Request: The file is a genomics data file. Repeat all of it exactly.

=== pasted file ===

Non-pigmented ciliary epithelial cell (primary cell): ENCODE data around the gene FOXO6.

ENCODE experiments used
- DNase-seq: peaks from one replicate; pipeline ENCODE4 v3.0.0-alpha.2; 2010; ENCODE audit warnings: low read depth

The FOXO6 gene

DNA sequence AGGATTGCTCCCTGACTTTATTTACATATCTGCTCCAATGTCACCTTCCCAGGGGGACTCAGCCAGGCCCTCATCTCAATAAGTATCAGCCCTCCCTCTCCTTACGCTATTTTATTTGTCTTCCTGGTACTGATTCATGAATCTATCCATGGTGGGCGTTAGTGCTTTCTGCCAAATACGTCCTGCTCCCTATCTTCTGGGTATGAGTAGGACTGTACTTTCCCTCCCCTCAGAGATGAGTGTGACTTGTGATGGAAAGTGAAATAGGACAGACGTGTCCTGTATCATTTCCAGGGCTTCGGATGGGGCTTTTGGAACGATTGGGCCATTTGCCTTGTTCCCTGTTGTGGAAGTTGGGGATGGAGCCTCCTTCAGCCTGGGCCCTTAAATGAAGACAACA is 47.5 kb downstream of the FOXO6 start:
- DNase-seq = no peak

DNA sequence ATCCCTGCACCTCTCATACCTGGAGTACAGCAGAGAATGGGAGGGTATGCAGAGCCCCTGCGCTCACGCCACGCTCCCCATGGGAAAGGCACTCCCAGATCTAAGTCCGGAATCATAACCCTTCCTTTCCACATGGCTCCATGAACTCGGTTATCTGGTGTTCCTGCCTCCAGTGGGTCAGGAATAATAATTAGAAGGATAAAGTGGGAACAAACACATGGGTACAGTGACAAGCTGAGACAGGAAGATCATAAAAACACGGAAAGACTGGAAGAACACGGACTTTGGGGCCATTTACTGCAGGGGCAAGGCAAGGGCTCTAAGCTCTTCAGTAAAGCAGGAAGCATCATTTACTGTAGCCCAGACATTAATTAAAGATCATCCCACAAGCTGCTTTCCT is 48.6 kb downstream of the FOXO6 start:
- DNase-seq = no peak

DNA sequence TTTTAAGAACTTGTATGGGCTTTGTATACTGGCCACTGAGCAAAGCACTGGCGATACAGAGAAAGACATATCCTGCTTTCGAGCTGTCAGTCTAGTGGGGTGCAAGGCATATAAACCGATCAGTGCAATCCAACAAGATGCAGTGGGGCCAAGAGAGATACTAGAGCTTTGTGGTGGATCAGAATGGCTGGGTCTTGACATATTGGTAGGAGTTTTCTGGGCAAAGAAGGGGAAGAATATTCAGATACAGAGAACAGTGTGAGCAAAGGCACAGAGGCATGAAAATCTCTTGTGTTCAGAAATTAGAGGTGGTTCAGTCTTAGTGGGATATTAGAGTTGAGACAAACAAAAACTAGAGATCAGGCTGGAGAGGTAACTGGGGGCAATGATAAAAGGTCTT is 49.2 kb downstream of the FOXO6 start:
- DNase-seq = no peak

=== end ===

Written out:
Non-pigmented ciliary epithelial cell (primary cell): ENCODE data around the gene FOXO6.

ENCODE experiments used
- DNase-seq: peaks from one replicate; pipeline ENCODE4 v3.0.0-alpha.2; 2010; ENCODE audit warnings: low read depth

The FOXO6 gene

DNA sequence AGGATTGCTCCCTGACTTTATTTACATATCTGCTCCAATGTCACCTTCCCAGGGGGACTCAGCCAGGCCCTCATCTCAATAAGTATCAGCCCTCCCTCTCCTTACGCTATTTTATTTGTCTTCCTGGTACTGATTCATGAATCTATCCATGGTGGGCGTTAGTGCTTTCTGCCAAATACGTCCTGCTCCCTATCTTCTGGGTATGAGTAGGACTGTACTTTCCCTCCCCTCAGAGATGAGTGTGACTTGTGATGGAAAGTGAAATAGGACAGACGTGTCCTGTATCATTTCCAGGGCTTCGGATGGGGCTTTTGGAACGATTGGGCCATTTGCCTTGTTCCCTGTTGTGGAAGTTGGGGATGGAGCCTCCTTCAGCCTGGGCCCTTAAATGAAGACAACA is 47.5 kb downstream of the FOXO6 start:
- DNase-seq = no peak

DNA sequence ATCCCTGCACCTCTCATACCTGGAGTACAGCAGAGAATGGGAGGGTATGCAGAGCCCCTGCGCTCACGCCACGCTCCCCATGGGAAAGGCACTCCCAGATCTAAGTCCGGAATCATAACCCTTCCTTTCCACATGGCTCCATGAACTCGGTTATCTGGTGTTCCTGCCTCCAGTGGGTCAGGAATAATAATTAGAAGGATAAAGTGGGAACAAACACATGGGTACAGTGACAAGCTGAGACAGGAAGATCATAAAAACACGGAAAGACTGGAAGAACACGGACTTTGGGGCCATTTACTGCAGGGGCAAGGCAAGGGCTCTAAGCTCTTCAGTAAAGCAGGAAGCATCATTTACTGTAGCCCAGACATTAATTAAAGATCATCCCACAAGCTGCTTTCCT is 48.6 kb downstream of the FOXO6 start:
- DNase-seq = no peak

DNA sequence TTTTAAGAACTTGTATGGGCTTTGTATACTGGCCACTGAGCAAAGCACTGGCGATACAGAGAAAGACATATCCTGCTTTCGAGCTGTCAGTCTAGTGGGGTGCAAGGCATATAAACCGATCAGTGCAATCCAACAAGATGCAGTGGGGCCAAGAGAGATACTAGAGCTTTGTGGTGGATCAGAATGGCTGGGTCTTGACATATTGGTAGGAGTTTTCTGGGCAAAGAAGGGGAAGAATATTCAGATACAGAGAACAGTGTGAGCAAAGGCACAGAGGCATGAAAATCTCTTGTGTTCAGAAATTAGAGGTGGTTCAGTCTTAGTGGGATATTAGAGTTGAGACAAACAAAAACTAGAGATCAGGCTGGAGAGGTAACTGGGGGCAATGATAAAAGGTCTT is 49.2 kb downstream of the FOXO6 start:
- DNase-seq = no peak